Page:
A condition such as cervical spine instability, especially cranio-cervical instability, needs a team approach – most importantly regarding diagnostics.
Although, radiological imaging can clearly show CCI, there are several other disciplines that can help to discover the full extent of this condition.
The following will give a brief overview of the possibly involved disciplines and their potential benefits.
Primary Care Physician: This is the central point for the patient’s health care. The PCP keeps track of all results, sees the big picture, supports applications for health insurance issues and disability, prescribes medications and physical therapy and helps in general to deal with one’s conditions.
Neurosurgeon: Similar to the PCP, but more focused on CCI; specifically recommends therapeutic approaches and potential surgery and may order additional diagnostic testing.
Radiologist / Neuroradiologist: Evaluates MRI, CT and X-ray images. Compares old and new images and supports the neurosurgeon with decision making. Provides recommendations for additional testing.
Neurologist: Neurology is a very important area, but unfortunately often they do not really want to deal with CCI. Nevertheless, neurologists offer tests that could support a diagnosis of CCI, for example nerve conduction studies, sensory evoked potentials, EEG, neuropsychiatric tests. All those tests could indicate spinal cord damage, autonomous nerve system disorders or brain stem damage.
Another specialized area of neurology is called otoneurology which might show disturbances between the brain stem, eye movement and hearing.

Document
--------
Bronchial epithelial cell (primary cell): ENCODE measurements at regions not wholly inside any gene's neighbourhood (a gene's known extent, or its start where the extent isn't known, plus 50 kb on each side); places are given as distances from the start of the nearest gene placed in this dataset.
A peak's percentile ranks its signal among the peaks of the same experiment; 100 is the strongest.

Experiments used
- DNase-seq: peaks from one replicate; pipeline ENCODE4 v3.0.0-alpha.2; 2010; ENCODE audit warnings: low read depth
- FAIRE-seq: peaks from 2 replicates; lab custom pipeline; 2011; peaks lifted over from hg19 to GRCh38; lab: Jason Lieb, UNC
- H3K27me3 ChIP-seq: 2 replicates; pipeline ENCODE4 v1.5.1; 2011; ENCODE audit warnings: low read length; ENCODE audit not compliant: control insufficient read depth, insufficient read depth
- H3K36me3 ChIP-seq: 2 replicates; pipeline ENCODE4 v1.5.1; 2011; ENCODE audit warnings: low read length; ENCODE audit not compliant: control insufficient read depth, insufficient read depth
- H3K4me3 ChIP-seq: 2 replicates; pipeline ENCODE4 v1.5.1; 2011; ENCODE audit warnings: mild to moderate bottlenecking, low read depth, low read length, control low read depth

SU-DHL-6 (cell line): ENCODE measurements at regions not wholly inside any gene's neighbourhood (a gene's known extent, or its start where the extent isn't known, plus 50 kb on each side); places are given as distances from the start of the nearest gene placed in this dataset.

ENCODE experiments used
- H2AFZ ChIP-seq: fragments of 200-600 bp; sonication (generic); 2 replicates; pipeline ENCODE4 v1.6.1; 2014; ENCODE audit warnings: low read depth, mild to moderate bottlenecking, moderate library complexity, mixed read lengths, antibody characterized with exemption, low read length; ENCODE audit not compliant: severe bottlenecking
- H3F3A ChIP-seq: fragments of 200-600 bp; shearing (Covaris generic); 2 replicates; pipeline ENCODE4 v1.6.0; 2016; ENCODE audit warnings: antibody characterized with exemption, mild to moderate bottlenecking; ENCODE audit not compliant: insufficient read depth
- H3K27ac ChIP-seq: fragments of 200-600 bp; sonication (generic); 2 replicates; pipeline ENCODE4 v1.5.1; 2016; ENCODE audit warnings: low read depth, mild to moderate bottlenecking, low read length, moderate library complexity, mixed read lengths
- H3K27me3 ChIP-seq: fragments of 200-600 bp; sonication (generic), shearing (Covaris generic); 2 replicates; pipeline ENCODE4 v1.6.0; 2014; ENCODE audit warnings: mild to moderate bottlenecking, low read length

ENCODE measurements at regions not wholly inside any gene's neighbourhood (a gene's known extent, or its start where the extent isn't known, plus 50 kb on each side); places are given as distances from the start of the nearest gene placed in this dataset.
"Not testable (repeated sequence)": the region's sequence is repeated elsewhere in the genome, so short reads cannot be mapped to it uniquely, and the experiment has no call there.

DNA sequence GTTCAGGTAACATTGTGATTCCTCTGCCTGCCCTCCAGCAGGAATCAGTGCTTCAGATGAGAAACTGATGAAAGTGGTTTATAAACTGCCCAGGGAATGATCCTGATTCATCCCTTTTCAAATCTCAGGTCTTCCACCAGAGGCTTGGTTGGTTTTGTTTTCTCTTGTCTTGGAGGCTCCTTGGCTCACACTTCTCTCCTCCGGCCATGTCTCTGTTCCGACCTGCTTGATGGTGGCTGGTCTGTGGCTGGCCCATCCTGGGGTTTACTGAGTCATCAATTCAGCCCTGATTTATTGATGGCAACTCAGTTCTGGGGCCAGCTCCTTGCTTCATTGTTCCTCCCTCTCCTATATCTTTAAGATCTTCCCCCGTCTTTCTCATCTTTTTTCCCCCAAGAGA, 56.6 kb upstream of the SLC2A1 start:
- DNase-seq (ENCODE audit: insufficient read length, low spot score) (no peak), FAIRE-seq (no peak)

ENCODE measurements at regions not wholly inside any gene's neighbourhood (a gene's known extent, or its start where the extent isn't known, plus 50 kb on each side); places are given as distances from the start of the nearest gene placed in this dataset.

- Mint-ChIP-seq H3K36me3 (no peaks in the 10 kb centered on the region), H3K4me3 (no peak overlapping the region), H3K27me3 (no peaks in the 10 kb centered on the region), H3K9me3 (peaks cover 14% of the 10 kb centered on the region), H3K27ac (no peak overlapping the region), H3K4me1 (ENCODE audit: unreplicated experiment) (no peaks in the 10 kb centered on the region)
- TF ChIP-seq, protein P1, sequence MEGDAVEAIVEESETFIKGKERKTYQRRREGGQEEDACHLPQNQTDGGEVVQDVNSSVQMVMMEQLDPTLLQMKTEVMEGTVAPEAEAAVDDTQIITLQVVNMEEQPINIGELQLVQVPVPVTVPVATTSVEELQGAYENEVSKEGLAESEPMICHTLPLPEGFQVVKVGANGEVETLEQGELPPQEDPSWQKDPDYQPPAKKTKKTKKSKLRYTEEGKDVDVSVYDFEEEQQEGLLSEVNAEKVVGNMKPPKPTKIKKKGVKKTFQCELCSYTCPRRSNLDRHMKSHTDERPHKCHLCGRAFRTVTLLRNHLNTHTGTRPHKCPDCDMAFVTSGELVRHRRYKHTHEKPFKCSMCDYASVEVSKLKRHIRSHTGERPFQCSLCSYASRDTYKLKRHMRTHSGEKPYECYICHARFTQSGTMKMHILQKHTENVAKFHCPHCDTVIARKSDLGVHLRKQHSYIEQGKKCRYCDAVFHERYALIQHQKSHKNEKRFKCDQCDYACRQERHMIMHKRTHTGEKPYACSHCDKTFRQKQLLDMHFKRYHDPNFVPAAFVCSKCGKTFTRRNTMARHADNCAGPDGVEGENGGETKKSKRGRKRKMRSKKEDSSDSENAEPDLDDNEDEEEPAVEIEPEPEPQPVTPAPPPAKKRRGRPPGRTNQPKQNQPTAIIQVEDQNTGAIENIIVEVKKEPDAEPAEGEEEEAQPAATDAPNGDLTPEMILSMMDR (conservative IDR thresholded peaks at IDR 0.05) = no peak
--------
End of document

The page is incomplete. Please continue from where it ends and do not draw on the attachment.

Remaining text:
Patients that suffer from bowel or bladder dysfunction can visit neurourologists or neurogastroenterologists.
Orthopedics: The orthopedics is similar to neurosurgeons, but more focused on non-invasive strategies to treat your instability. He or she can help the patient to decide whether surgery should be considered, or treat one post-surgery. Furthermore, an orthopedist might also support the patient with any requests concerning insurance or disability.
Physical therapist: PT’s cannot only suspect CCI by using specific manual testing methods, but can also draw conclusions about which nerve might be damaged by testing different muscle groups. Furthermore, they take care of the patient’s non-invasive treatments before and after surgery, and in the best case they prevent the patient from needing surgery. PT’s are probably the most important team member.
Paraplegiology: As the name suggests, the paraplegiology deals mainly with patients that suffer from spinal cord damage, but they might be useful for cervical spine instability too.
Internal medicine / environmental medicine / holistic medicine: There are some supportive nutritional treatment concepts that might improve some symptoms of CCI.